Back in early May, my house became the gathering place for a very special day. It had been more than 10 years since my good friend, Curtis Brown, passed away. For those of us who knew this incredibly special guy, it was a day of remembrance, laughter and much joy. Many of us had not seen each other since we had graduated, or since Curtis’ funeral, so not only did we spend time remembering our friend, but remembering why we were all friends with one another.
One of the things that I did in anticipation of that day was to put together a play list of songs I knew Curtis either loved or likely would have loved had he been around long enough to hear them. A large portion of the play list was provided by the Dave Matthews Band and Billy Joel, two of Curtis’ favorites.
Of all the songs on that play list that remind me of him, the one that stands out the most is Lullaby, by Joel. The song was played at Curtis’ funeral. I don’t remember ever listening to that song with him, but it is deeply entwined with my last moments with him. For that reason, and that it is a beautiful song, it has been a touchpoint for me for more than a decade. Its one of those songs that centers and brings clarity about life and what a gift it truly is to each of us.
But despite having that playlist on my iPhone for nearly 4 months now, I don’t know that I’ve listened to it since that day back in May. Its not that I was burned out on it or avoiding it, but I spent a great deal of time putting it together, listening to it over and over, making sure it was something fitting for my friend. It was a labor of love, so to speak.
As I drove home this evening, having gone to a board meeting after work and had a generally cruddy couple of weeks, I decided it was time to turn off NPR’s non-stop coverage of Ted Kennedy’s passing and spend a little time with some good music. As the songs flipped through on random, eventually, as it always does, Lullaby by Billy Joel came on.
Many of you know I was a vocal major my first two years in college, and because of that and all the years I sang before that time, there are just some songs that it is nearly impossible for me to sing, especially if I am alone in the car. This song definitely falls into that category. As I sang, I remembered a story I told to the assembled friends back in May.
When I got married in October of 2008, I told my wife that I had only one regret about our wedding day, and that was that Curtis was not there to share the day with us. He just means that much to me and helped make me into the person I am today. His friendship allowed me to express my frustrations with life, small though they seem now more than 10 years later, and allowed me to be a sounding board for his frustrations. He and I grew together in ways I just cannot explain.
There were many firsts that have happened in the last 10 years that Curtis and I did not get to experience together, and every time one of those comes up, I pause just a moment to think about how exactly he would have responded upon hearing whatever news it was that seems so important.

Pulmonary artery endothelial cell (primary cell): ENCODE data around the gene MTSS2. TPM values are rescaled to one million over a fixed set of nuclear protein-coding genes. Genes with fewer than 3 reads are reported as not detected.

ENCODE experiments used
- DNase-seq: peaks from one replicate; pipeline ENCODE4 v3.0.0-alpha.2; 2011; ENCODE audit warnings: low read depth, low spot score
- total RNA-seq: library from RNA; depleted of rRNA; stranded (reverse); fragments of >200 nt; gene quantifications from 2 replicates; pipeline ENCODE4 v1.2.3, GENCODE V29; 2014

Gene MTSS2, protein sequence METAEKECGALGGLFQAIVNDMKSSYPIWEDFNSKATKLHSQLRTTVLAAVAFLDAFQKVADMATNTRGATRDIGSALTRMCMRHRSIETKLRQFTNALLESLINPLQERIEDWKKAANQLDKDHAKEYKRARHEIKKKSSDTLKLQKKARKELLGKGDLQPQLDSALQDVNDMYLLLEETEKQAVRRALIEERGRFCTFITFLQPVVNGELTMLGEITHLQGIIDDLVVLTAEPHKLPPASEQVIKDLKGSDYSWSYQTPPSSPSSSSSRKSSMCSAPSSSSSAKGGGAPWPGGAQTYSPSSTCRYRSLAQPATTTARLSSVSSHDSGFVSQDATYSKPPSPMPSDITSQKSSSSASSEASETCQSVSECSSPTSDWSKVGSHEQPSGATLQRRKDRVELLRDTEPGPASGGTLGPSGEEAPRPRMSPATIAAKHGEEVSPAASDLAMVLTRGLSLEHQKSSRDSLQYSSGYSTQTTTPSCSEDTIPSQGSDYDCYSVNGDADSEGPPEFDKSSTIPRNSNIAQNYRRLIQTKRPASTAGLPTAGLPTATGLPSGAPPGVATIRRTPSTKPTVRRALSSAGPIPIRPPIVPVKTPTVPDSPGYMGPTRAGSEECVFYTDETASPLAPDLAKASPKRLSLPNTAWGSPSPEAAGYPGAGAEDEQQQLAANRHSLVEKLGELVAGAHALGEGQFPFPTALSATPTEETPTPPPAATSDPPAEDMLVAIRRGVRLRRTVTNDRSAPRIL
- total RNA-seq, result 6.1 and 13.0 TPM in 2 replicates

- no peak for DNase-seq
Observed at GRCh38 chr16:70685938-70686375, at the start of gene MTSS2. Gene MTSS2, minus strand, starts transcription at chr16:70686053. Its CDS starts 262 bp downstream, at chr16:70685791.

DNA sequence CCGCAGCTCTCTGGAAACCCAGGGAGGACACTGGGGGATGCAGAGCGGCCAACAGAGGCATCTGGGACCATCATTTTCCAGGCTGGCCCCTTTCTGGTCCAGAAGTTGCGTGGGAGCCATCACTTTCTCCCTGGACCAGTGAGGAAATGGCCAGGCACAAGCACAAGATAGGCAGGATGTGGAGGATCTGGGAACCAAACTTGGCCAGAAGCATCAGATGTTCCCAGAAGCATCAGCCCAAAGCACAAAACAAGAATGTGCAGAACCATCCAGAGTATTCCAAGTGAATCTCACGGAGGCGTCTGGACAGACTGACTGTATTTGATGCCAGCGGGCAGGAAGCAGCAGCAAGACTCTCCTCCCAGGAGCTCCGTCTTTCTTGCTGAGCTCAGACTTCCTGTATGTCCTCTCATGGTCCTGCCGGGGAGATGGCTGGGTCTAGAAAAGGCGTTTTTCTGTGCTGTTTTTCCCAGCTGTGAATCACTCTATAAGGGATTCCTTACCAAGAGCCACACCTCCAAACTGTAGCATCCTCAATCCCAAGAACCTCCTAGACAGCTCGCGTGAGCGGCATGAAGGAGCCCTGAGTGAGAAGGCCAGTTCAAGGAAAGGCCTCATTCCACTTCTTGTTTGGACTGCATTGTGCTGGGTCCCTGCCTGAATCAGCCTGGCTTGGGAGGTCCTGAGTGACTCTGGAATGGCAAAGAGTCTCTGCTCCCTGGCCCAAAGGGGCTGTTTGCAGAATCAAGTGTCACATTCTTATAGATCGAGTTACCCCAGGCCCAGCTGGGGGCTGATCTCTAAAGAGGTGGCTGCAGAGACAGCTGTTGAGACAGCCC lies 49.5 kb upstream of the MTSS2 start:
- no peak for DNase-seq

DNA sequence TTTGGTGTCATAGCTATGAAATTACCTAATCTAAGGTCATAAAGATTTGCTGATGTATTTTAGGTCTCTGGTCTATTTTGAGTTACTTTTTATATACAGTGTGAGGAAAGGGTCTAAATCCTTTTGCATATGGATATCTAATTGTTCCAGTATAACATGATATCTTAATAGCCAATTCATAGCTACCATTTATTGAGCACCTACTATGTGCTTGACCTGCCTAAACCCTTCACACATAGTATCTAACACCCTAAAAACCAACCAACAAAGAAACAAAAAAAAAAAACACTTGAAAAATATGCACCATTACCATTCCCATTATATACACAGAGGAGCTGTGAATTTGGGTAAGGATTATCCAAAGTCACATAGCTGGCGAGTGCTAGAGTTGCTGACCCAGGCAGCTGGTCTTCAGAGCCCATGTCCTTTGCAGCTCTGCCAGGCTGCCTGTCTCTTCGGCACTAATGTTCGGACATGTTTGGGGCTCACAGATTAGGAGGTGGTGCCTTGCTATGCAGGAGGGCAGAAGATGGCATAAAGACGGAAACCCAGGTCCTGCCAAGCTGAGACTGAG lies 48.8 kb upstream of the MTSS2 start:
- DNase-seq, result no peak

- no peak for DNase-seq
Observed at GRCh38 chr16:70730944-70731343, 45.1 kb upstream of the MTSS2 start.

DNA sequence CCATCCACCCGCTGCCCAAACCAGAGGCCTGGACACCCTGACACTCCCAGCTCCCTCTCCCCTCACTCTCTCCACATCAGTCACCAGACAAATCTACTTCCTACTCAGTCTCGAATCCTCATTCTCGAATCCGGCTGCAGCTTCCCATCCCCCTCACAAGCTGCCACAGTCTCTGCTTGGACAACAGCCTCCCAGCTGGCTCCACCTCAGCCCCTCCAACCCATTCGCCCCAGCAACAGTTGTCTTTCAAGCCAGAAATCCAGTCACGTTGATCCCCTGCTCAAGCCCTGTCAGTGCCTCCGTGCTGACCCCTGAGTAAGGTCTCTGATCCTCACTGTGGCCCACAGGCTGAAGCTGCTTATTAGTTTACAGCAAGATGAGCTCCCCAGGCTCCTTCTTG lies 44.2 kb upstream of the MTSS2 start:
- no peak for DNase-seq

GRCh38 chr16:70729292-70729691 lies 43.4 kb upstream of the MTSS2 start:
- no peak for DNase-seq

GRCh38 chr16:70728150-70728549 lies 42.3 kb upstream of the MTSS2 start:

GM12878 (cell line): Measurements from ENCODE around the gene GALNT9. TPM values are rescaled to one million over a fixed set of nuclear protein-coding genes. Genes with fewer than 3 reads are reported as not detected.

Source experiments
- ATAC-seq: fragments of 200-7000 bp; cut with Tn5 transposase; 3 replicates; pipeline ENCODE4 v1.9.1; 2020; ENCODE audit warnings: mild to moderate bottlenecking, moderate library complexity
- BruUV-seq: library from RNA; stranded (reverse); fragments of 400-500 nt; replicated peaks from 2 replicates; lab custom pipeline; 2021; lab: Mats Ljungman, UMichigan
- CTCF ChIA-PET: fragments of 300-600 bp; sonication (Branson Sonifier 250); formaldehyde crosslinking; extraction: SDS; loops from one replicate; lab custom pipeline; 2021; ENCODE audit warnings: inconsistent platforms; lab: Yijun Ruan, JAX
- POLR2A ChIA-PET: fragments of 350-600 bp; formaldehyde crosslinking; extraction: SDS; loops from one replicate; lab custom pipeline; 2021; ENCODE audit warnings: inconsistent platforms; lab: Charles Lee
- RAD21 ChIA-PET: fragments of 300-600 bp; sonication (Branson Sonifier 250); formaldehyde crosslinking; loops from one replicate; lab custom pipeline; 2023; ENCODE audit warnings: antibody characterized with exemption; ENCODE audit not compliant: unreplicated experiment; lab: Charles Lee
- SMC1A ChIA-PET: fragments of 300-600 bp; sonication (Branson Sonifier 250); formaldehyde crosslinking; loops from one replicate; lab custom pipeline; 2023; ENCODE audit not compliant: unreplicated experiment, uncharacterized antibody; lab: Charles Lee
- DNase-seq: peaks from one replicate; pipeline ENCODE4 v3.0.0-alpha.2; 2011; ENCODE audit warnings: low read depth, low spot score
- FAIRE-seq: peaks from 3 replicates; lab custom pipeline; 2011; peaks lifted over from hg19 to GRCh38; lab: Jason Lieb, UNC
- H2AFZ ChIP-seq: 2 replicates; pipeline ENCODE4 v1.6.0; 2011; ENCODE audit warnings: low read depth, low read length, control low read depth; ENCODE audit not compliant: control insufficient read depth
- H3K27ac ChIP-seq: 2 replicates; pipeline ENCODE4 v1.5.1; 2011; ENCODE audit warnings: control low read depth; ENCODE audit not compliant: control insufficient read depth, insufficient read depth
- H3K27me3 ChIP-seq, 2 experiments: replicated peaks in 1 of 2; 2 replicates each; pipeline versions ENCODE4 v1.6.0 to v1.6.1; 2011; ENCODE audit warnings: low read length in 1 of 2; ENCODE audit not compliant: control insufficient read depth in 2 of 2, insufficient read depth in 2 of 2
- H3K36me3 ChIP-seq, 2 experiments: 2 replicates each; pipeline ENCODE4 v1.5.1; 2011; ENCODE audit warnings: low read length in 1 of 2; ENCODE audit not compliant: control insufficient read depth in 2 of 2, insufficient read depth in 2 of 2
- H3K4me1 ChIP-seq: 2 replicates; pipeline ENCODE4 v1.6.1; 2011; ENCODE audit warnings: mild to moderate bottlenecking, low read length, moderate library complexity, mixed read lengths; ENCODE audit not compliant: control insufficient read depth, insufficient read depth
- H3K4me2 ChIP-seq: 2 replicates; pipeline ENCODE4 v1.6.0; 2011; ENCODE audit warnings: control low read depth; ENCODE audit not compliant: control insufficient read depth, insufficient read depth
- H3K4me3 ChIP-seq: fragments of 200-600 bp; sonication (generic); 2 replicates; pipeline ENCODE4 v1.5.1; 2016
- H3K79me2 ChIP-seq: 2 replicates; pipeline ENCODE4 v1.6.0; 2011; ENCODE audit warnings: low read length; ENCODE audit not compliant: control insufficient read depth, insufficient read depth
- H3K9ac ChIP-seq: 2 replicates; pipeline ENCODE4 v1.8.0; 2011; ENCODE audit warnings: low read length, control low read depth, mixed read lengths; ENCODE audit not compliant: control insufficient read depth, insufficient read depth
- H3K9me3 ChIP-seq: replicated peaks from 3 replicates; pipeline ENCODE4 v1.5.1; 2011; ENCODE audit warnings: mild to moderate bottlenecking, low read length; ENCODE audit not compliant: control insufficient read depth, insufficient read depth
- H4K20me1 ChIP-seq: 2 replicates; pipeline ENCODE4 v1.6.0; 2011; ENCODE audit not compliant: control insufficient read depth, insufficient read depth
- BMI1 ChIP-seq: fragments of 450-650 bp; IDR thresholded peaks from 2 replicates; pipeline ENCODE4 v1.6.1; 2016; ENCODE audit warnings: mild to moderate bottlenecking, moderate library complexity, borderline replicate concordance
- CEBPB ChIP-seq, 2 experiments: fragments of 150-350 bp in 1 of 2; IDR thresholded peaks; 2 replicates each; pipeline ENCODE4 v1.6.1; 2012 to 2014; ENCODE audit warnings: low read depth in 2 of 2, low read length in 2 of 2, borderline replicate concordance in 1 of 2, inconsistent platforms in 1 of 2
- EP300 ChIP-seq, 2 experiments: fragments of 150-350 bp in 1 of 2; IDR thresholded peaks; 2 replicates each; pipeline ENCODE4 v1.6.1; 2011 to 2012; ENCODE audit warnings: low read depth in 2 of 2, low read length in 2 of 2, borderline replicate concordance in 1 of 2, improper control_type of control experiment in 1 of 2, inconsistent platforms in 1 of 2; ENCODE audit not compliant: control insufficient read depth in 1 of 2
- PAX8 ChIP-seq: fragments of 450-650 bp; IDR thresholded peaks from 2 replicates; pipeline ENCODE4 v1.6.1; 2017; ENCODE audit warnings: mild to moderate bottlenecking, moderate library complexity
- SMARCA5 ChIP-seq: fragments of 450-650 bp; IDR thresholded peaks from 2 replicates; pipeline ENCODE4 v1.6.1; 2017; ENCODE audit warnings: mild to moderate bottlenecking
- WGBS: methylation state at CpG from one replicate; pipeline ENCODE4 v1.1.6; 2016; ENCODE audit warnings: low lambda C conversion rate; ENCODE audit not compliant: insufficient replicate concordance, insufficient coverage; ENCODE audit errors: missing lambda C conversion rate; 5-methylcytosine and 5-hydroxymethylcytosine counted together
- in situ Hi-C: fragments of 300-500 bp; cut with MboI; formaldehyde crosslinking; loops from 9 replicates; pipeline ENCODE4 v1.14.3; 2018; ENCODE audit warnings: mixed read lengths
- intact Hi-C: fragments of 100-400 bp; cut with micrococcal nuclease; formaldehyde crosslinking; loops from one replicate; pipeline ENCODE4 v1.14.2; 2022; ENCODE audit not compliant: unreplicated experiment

After Curtis died, I said that if I were ever to have a son, I would want to name him after my departed friend. No, its not really a popular name anymore. Yes, most people think it a ‘dork’ name (something I don’t think Curtis would argue at all). Regardless, its something I have always considered to be a last memorial to my good friend.
Well, that time may have come. Its been nearly 10 weeks since my wife informed me that she is indeed pregnant. What a crazy few months it has been, too. I’m still in a bit of shock at the news, but I am slowly coming to accept the idea of being a father. We still don’t yet know if the child will be a boy or a girl, but as Jaime and I have discussed names for the potential kid, the first one I tossed into the ring was Curtis.
Even though it was my go-to option, I honestly had not thought about exactly what that means; not until my drive home tonight. As Lullaby played, and as I sang those lyrics, I thought about how one day soon I will be singing them to my child. As I sing, I will be reminded of my good friend, regardless of if the child is named after him or not, and I will be reminded again that he is not here to share in this moment with me.
Yes, I choked up just a bit. I don’t know how I could not choke up. The unfairness of it all, the pain of not having him here all came back in a rush. What is a very joyous moment once again brought back all the pain that comes with that missing part of me that was he.
But as we who knew Curtis well know, things with him could turn around very quickly. As the song ended, the random fickleness of the iPod app took on a life all of its own. At the sound of the first strum of the guitar, I knew the song and knew that somewhere Curtis was probably laughing at my maudlin self. The song? Lie In Our Graves, by DMB. Here’s a lyrical sample:
When I step into the light my arms open wideAnd just like that, the laughter kicked in, and everything really was ok. Yes, I still miss him and yes, I still wish that he were here to share in this time of my life… but its ok, ok, ok. I felt Curtis suddenly beside me, giving me one of his mock slaps to the head, calling me a schmuck and telling me to get on living my life. He’d be fine, I would be fine and I was acting like a baby when I should be happy about expecting a baby.
When I step into the light my eyes searching wild
Would you not like to be
Sitting on top of the world with your legs hanging free
Would you not like to be ok, ok, ok